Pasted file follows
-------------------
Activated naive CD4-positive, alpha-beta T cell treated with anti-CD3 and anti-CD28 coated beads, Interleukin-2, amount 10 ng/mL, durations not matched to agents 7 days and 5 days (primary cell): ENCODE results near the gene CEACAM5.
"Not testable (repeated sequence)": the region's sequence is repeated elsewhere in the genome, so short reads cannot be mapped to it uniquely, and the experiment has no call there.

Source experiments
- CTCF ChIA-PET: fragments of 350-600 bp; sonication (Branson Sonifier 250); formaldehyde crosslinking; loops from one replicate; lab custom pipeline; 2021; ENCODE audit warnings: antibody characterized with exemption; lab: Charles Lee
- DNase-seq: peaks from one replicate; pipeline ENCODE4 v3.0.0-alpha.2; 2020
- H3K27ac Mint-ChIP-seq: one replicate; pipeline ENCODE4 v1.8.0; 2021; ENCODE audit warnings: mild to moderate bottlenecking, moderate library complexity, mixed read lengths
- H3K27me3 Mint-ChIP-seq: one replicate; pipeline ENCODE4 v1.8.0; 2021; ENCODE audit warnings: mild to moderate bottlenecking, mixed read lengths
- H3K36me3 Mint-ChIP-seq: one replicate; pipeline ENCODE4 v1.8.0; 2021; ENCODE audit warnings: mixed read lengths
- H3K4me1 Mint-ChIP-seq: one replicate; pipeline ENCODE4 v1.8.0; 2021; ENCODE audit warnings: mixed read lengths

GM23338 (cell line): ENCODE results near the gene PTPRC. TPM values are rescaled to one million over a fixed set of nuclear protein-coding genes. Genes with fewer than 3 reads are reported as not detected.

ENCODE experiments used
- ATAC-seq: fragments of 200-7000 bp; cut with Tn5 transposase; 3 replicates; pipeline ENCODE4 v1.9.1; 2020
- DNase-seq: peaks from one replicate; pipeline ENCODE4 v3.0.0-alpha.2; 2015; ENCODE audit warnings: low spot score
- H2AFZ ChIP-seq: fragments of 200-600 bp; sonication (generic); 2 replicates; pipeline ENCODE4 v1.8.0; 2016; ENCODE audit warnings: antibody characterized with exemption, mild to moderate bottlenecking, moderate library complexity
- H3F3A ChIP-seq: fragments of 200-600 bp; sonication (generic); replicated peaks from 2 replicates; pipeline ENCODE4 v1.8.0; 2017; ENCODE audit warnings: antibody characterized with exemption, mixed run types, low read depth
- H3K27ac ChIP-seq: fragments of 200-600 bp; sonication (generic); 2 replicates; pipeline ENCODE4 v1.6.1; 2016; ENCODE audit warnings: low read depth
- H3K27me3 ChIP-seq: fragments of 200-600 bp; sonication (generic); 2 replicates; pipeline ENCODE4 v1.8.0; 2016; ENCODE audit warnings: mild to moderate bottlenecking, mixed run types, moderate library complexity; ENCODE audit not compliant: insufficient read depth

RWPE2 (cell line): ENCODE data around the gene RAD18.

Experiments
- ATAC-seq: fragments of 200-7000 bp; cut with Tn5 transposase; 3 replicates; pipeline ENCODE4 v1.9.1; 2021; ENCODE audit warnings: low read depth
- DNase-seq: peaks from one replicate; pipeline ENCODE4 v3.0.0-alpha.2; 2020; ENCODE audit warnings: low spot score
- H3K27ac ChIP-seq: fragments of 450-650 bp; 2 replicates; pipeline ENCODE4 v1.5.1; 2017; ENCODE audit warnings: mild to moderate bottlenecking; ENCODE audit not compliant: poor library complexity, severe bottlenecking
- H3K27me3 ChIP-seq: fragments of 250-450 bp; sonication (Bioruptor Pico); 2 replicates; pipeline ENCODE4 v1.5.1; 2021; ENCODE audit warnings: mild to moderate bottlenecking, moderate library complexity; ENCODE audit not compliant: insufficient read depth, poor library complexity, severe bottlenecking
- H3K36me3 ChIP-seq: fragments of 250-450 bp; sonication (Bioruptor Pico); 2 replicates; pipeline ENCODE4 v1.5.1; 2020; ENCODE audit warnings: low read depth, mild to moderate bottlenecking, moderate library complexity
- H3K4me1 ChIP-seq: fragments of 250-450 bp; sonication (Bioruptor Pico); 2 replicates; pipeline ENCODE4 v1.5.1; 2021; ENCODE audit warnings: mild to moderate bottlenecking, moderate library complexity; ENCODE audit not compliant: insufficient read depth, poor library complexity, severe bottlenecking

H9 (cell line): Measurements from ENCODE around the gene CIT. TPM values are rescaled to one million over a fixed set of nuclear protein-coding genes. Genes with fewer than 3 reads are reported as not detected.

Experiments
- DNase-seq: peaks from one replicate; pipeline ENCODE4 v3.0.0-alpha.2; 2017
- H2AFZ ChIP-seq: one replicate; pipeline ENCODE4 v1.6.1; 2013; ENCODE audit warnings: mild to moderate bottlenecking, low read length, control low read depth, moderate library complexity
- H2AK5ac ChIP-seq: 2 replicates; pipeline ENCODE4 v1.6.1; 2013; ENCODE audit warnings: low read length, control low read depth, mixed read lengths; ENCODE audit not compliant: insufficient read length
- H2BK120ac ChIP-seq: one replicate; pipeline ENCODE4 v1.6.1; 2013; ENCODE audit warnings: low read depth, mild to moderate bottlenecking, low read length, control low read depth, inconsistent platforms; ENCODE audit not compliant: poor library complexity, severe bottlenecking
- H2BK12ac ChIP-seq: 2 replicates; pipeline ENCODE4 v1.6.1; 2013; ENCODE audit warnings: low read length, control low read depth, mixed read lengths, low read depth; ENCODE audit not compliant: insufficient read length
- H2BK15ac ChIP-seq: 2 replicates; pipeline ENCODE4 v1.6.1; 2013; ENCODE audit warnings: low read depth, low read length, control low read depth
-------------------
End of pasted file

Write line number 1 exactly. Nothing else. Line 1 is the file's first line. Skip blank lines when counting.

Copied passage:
Activated naive CD4-positive, alpha-beta T cell treated with anti-CD3 and anti-CD28 coated beads, Interleukin-2, amount 10 ng/mL, durations not matched to agents 7 days and 5 days (primary cell): ENCODE results near the gene CEACAM5.